The “Hyper-meritocracy” – an Oxymoron Led by Criminal Morons

By William K. Black

This column was prompted by William Galston’s review of Tyler Cowen’s new book Average is Over.  Galston’s column worries about the huge, permanent underclass that Cowen envisions will grow in the United States.  I write to challenge Cowen’s assumption that winners will prevail through a process of “hyper-meritocracy.”  Cowen’s embrace of Social Darwinism assumes that the winners have a selective advantage that arises from “merit” – which Cowen conflates with the ability to create wealth.  This is passing strange as we are still suffering from an orgy of wealth destruction led by the “winners.”  The people who grew wealthiest were often the people must responsible for the largest destruction of wealth in history.  In this first column I show that it is the most anti-meritocratic system.  We do not live in a “winner-take-all” Nation.  We increasingly live in a “cheater-take-all” system.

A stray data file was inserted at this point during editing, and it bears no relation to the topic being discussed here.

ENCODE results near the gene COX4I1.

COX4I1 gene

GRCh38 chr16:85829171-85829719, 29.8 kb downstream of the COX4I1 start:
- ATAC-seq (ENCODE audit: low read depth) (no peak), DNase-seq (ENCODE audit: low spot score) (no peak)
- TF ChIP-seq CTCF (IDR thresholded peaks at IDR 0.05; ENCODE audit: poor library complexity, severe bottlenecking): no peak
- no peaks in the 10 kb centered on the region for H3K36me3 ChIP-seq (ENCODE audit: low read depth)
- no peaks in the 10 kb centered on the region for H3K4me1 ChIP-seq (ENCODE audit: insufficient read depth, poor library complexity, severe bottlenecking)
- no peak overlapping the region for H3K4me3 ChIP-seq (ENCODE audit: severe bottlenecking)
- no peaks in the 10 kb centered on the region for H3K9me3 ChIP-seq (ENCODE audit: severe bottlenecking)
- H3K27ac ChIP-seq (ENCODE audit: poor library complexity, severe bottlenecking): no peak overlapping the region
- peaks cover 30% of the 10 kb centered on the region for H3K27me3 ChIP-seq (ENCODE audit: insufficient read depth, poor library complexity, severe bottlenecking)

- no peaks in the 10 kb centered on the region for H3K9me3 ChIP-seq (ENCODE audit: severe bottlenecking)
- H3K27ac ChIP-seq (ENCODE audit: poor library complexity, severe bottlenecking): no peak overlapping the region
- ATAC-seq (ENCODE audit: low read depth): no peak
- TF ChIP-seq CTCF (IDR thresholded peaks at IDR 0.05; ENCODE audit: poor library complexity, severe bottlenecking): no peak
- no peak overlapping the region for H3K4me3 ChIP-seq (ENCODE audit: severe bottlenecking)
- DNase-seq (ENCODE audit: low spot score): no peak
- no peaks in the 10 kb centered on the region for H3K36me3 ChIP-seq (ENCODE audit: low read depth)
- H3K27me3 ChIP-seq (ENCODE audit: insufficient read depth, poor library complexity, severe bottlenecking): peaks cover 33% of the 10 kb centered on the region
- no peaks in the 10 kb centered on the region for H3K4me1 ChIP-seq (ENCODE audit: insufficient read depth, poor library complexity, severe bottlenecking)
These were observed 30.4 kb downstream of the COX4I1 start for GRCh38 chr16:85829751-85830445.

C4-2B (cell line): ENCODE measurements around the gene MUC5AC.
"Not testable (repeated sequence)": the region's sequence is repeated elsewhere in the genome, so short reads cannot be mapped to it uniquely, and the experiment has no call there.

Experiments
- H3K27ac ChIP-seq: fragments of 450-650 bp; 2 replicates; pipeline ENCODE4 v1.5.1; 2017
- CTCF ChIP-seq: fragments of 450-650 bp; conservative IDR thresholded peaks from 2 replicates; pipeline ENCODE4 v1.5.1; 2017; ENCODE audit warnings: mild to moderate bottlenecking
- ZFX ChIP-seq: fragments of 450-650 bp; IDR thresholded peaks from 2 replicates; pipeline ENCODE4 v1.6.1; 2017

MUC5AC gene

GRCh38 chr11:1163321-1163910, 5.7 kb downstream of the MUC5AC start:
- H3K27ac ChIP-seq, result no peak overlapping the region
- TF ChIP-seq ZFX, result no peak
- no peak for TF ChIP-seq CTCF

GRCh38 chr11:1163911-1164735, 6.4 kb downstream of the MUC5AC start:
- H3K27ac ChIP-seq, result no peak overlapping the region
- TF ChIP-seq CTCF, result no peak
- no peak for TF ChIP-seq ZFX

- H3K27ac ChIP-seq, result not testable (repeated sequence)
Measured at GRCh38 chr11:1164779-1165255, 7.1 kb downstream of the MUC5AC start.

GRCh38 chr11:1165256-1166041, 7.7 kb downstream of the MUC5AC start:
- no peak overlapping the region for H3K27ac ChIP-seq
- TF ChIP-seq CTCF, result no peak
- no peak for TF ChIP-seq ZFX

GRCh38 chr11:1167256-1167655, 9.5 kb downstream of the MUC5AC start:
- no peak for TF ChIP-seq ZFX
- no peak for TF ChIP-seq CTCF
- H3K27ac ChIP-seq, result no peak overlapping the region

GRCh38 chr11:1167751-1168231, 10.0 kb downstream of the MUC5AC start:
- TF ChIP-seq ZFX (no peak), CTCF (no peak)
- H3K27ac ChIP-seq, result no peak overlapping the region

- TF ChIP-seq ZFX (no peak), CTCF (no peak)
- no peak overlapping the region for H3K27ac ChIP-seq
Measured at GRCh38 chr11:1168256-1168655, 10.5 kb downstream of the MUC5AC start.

What Cowen has missed is the famous (but nearly famous enough) warning sounded by George Akerlof and Paul Romer in 1993 in their classic article “Looting: The Economic Underworld of Bankruptcy for Profit.”

“[M]any economists still [do] not understand that a combination of circumstances in the 1980s made it very easy to loot a [bank] with little risk of prosecution. Once this is clear, it becomes obvious that high-risk strategies that would pay off only in some states of the world were only for the timid. Why abuse the system to pursue a gamble that might pay off when you can exploit a sure thing with little risk of prosecution?” (Akerlof & Romer 1993: 4-5).

The result of these perverse incentives is the epidemics of accounting control fraud that drive our recurrent, intensifying financial crises.  In the savings and loan debacle, for example:

“The typical large failure [grew] at an extremely rapid rate, achieving high concentrations of assets in risky ventures…. [E]very accounting trick available was used…. Evidence of fraud was invariably present as was the ability of the operators to ‘milk’ the organization” (NCFIRRE 1993).

The large Enron-era frauds were all accounting control frauds.